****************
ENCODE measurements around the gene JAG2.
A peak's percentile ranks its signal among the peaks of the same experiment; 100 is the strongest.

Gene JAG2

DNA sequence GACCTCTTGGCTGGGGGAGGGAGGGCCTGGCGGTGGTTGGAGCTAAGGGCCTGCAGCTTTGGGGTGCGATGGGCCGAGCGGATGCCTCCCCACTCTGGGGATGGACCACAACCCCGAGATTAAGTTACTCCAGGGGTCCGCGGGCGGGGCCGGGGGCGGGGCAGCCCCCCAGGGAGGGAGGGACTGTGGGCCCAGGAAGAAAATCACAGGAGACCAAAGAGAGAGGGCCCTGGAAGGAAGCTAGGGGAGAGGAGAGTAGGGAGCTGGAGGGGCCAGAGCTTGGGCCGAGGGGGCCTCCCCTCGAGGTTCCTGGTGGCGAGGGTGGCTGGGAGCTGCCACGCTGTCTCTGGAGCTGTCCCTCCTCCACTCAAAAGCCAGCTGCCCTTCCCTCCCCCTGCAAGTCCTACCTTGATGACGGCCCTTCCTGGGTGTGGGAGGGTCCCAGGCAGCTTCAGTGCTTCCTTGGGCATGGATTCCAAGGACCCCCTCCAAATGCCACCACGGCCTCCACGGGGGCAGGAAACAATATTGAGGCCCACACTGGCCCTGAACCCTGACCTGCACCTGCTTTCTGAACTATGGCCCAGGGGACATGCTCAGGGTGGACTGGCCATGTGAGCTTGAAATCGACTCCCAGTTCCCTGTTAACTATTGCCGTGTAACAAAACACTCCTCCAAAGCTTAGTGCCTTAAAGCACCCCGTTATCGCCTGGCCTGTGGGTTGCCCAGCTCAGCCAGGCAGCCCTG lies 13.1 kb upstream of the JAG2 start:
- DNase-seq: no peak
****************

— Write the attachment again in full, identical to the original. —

ENCODE measurements around the gene JAG2.
A peak's percentile ranks its signal among the peaks of the same experiment; 100 is the strongest.

Gene JAG2

DNA sequence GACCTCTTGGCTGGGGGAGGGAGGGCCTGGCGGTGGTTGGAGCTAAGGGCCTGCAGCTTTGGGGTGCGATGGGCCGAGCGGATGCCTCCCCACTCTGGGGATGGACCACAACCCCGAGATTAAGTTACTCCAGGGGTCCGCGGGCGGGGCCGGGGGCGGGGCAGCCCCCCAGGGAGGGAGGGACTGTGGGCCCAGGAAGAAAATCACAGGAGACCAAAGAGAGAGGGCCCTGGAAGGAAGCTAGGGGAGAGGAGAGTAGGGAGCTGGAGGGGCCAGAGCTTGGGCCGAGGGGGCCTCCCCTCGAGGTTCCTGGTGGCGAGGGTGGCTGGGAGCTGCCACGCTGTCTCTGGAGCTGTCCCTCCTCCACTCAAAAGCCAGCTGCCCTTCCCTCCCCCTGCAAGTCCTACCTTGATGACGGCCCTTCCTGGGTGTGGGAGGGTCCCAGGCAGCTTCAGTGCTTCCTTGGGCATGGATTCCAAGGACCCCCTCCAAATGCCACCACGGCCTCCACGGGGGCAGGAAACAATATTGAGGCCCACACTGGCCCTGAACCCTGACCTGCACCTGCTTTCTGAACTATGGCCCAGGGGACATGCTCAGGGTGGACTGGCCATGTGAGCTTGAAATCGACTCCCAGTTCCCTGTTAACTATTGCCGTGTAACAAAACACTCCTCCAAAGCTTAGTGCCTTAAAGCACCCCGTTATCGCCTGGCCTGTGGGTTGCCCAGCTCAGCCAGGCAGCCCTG lies 13.1 kb upstream of the JAG2 start:
- DNase-seq: no peak